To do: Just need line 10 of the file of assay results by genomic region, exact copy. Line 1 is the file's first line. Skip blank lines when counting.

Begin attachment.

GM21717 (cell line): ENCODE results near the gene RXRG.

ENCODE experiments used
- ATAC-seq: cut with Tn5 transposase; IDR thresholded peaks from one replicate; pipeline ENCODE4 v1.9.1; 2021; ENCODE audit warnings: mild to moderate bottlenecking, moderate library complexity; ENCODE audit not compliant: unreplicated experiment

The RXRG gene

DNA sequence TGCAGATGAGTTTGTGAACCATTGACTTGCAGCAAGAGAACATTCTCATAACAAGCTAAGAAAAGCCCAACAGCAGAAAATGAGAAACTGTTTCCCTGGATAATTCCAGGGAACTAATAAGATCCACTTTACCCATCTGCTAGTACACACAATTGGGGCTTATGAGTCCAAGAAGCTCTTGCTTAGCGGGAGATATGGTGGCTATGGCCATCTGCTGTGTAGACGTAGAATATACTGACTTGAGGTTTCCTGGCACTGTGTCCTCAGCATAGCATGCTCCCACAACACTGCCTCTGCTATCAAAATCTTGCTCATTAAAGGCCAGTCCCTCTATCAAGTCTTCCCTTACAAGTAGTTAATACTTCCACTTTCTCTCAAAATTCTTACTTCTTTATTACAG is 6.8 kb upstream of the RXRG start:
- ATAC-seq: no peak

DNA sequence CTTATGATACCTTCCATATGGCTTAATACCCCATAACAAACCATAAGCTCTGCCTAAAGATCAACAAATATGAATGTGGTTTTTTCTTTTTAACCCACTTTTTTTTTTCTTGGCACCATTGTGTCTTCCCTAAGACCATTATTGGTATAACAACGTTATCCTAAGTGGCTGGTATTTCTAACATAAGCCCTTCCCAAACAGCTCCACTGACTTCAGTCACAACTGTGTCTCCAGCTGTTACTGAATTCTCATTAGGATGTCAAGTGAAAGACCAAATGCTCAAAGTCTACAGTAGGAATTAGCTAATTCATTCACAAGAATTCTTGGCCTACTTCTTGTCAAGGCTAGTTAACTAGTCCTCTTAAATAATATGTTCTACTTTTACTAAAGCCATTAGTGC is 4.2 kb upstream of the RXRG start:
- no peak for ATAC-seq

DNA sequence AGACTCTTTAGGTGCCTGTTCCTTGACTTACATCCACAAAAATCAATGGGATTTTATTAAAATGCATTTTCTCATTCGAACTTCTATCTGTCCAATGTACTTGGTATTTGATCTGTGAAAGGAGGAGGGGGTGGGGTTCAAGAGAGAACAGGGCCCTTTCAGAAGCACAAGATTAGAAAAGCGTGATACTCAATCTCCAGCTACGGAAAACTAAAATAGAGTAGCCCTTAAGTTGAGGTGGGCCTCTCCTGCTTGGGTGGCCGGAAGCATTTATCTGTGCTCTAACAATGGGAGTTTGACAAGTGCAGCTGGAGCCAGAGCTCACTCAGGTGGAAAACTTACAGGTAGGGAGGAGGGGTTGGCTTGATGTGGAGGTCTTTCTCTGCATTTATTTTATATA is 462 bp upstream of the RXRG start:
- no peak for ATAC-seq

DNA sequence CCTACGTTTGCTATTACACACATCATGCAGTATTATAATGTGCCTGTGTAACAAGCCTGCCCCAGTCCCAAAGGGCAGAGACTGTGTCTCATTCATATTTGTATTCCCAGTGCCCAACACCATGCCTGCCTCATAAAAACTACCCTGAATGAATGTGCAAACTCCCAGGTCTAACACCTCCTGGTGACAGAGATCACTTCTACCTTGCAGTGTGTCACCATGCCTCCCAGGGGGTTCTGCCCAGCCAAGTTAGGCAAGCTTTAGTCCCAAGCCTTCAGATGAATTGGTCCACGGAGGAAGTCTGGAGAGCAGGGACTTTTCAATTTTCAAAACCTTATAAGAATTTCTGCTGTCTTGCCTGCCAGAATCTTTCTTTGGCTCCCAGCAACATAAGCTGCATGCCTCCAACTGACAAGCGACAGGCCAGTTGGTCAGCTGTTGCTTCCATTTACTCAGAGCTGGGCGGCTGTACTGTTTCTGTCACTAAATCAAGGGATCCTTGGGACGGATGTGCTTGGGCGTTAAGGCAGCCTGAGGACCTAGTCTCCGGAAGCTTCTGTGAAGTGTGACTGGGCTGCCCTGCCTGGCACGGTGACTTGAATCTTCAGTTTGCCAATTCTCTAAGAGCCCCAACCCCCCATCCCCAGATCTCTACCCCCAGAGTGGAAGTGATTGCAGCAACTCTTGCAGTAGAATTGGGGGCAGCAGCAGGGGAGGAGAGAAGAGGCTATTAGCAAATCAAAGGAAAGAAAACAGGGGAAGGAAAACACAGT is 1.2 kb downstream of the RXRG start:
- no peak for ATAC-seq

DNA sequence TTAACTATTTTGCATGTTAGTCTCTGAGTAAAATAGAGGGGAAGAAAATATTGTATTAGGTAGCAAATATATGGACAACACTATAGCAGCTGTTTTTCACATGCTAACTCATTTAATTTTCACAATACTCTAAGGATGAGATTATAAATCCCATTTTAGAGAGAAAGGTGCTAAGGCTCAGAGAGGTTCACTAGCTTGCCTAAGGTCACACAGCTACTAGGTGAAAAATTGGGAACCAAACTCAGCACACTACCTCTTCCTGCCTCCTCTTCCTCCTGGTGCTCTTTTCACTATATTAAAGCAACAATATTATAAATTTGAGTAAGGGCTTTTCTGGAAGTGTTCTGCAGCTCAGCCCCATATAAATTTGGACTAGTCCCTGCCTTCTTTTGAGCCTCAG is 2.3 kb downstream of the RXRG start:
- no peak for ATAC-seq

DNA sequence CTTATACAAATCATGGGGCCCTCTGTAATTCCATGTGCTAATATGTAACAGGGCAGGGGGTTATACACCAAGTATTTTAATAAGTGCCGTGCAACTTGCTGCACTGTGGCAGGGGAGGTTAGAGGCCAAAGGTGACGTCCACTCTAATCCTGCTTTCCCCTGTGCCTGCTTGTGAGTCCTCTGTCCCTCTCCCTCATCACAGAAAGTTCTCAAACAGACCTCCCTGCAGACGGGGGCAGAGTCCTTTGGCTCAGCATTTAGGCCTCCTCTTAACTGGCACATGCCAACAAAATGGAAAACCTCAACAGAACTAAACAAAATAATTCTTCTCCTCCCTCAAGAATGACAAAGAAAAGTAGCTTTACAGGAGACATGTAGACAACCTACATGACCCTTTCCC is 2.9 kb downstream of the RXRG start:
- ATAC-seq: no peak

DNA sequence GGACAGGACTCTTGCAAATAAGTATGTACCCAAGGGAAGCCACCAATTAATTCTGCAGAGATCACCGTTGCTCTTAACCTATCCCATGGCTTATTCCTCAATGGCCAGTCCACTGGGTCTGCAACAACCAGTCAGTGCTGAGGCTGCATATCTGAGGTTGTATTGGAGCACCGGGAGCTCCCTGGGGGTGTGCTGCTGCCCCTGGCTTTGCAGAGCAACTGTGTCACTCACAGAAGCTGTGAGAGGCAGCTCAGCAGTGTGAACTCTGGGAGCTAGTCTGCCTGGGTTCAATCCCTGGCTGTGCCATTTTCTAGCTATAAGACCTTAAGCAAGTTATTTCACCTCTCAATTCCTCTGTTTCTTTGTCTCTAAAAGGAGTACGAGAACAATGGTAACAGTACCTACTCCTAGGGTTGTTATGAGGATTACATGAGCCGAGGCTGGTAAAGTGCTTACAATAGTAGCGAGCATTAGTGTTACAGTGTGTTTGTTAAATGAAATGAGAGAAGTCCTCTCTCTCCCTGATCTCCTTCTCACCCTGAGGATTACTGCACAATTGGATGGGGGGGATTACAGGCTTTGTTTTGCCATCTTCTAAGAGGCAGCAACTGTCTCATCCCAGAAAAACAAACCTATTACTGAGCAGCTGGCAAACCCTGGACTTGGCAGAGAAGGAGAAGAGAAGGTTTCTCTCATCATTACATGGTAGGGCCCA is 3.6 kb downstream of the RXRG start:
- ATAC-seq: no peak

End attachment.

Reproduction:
- no peak for ATAC-seq